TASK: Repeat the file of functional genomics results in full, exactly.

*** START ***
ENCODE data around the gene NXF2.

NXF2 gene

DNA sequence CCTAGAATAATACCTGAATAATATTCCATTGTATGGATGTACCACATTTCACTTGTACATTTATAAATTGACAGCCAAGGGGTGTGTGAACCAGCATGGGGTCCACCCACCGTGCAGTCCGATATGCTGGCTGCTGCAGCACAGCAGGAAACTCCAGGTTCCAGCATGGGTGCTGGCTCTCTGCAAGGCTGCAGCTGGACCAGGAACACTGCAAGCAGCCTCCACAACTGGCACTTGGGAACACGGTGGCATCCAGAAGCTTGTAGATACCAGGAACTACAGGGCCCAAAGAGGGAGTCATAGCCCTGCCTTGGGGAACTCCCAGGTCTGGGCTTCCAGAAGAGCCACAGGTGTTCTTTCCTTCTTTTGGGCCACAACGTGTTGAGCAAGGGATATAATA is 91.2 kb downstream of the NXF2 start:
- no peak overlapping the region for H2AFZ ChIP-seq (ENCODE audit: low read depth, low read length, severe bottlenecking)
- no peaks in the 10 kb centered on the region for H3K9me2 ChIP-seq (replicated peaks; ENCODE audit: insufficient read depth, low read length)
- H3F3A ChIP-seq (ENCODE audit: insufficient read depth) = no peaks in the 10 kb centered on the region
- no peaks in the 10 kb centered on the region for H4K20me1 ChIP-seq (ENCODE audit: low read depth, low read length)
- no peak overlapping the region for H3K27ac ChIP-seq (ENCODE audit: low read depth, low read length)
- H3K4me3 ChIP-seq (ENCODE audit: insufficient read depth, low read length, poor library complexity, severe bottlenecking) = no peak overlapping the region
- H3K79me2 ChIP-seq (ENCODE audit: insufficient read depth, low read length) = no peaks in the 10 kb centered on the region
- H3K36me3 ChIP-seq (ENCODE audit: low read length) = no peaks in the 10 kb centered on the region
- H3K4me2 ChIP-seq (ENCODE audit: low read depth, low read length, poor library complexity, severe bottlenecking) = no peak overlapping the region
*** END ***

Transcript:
ENCODE data around the gene NXF2.

NXF2 gene

DNA sequence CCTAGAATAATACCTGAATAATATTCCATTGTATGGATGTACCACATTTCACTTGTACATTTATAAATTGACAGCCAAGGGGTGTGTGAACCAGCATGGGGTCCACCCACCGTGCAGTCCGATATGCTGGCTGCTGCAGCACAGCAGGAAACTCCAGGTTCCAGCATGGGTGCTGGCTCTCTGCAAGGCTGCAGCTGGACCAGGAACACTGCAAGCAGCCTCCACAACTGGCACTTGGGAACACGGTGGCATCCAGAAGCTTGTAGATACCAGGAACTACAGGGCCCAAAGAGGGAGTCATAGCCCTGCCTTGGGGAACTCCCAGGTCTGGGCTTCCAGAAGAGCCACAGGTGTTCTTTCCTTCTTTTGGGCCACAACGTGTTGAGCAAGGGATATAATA is 91.2 kb downstream of the NXF2 start:
- no peak overlapping the region for H2AFZ ChIP-seq (ENCODE audit: low read depth, low read length, severe bottlenecking)
- no peaks in the 10 kb centered on the region for H3K9me2 ChIP-seq (replicated peaks; ENCODE audit: insufficient read depth, low read length)
- H3F3A ChIP-seq (ENCODE audit: insufficient read depth) = no peaks in the 10 kb centered on the region
- no peaks in the 10 kb centered on the region for H4K20me1 ChIP-seq (ENCODE audit: low read depth, low read length)
- no peak overlapping the region for H3K27ac ChIP-seq (ENCODE audit: low read depth, low read length)
- H3K4me3 ChIP-seq (ENCODE audit: insufficient read depth, low read length, poor library complexity, severe bottlenecking) = no peak overlapping the region
- H3K79me2 ChIP-seq (ENCODE audit: insufficient read depth, low read length) = no peaks in the 10 kb centered on the region
- H3K36me3 ChIP-seq (ENCODE audit: low read length) = no peaks in the 10 kb centered on the region
- H3K4me2 ChIP-seq (ENCODE audit: low read depth, low read length, poor library complexity, severe bottlenecking) = no peak overlapping the region